No matter how many times we hear about it, the animation process always seems like an incomprehensibly big undertaking. Years and years of work go into creating a 90-minute tale like Pixar’s The Good Dinosaur. Additionally, there are certain elements in each film that have never been done before or that set them apart from any other animated movie.
We recently had the chance to talk to Harley Jessup, production designer of The Good Dinosaur, about how these vast animated worlds are created and brought to screen:
FanBoy: Congratulations on the feat of The Good Dinosaur — it was quite a breathtaking movie.
Harley Jessup: Oh, well thank you very much. I loved getting the chance to work on it. I feel like Pete Sohn did an amazing job on it.
FB: Can you tell us a little bit about what your role in the movie was?
HJ: As the production designer, I’m leading a team of character designers, set designers, sculptors, matte painters — I guess not matte painters on The Good Dinosaur — but environment designers to create the settings and the designs for the settings for the characters to this point.
FB: One thing that was impressive about The Good Dinosaur is you were able to meld a very realistic looking environment while still having characters that were likable and had that, not photo-realistic quality, but that quality that makes animation fun.
HJ: Well, that’s what we were hoping the audience would recognize. I know there’s a contrast between the design of the characters and the environment. That definitely was on purpose, but it also was an experiment that we were trying. I was very excited about how that turned out. Sort of counter-intuitive. But loved being able to see a brilliantly green Arlo on a mountain top two miles away. It made it so the scope of the film could be that much bigger. We were looking at David Lean films like Lawrence of Arabia, and Carroll Ballard films like Black Stallion for that kind of big scope, natural beauty in the background.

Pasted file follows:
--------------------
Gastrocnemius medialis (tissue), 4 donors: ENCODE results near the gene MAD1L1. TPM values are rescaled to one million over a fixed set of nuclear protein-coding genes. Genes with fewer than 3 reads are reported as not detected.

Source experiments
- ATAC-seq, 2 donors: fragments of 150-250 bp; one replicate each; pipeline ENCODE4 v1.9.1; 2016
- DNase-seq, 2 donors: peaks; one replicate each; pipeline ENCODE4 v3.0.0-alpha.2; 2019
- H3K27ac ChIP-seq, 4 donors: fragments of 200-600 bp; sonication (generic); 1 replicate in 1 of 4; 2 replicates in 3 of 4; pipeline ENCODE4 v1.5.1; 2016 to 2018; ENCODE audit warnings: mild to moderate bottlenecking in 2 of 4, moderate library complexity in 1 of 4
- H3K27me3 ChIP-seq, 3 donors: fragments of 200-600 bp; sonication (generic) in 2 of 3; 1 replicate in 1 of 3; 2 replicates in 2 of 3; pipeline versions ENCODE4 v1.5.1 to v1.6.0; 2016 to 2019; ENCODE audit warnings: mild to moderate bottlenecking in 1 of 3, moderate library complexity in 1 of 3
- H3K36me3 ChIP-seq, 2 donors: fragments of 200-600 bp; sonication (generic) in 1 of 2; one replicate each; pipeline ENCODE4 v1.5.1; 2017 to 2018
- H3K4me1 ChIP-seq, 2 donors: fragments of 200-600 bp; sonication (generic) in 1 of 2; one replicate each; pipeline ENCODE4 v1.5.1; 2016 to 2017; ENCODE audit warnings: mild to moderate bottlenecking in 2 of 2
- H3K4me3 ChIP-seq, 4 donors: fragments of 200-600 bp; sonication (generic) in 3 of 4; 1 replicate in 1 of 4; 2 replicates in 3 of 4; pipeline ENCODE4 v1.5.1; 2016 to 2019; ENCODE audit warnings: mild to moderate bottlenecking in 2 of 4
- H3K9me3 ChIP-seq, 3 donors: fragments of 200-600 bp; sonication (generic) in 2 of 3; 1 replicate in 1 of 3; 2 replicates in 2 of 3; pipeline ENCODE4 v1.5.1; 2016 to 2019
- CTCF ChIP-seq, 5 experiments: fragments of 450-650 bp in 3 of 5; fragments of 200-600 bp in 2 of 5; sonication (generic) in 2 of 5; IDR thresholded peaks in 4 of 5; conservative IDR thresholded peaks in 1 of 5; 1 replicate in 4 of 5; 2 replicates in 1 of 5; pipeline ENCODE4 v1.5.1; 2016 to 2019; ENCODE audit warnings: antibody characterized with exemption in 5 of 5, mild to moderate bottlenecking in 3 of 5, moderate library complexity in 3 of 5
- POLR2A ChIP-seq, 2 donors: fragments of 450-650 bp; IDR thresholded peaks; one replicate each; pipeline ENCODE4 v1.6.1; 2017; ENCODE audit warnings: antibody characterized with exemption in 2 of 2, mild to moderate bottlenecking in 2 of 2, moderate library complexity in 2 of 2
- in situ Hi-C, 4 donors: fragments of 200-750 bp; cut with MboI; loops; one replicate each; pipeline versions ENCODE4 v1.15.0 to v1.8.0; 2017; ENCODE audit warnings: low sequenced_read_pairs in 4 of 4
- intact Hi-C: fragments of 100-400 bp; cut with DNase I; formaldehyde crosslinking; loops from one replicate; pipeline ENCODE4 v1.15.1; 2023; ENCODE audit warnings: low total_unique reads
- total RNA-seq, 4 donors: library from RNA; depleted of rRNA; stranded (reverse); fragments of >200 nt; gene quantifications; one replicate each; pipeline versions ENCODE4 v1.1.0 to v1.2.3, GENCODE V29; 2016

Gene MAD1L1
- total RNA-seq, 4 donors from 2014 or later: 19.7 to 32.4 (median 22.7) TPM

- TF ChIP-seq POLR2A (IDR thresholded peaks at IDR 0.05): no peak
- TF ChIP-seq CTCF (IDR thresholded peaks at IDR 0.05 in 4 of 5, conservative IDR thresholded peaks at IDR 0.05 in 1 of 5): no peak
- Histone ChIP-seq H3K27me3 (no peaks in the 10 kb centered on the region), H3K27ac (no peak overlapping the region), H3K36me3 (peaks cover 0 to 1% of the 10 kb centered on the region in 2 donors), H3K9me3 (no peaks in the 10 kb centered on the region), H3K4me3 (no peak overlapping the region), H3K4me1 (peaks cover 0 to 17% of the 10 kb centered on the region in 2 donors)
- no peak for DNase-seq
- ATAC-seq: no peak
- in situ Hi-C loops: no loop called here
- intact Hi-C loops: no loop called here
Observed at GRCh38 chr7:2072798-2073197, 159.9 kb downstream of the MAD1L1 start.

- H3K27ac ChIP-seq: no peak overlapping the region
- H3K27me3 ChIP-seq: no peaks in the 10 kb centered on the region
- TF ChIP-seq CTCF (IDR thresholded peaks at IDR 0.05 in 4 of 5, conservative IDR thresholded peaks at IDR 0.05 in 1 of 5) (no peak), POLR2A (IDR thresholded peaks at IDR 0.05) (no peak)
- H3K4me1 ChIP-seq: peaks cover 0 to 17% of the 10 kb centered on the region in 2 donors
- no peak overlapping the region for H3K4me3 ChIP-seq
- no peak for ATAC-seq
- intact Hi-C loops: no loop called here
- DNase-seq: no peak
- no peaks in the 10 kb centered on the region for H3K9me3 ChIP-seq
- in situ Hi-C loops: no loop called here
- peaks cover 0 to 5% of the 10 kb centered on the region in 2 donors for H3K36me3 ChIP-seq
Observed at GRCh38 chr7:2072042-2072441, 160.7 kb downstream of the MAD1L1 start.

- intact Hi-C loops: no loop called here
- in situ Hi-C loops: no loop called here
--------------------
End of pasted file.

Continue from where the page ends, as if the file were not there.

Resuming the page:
FB: I think it really worked because you have these cute characters trying to distinguish themselves from that breathtaking scope.
HJ: I should say, even the world, we weren’t going for a total photo-realistic look on it. We were calling it painterly realism or, trying to create an emotional landscape, if that ever makes sense. Where the environment is really reflecting the emotion of a particular scene. It really was very exciting to try to show that in the natural forms of the mountains, and the cliffs, and the quality of the river in the background whether it’s sparkling and classic or rushing and dangerous looking. That was the first time I’ve worked on such a big-scope film where nature was really the subject matter in the background. I’ve learned a lot from our lighting DP, Sharon Calahan, about designing with nature and simplifying things. Even though we do have millions of trees and rock formations and natural geysers and that kind of thing in the background, we were trying to compose the settings like a landscape painter would compose a painting always.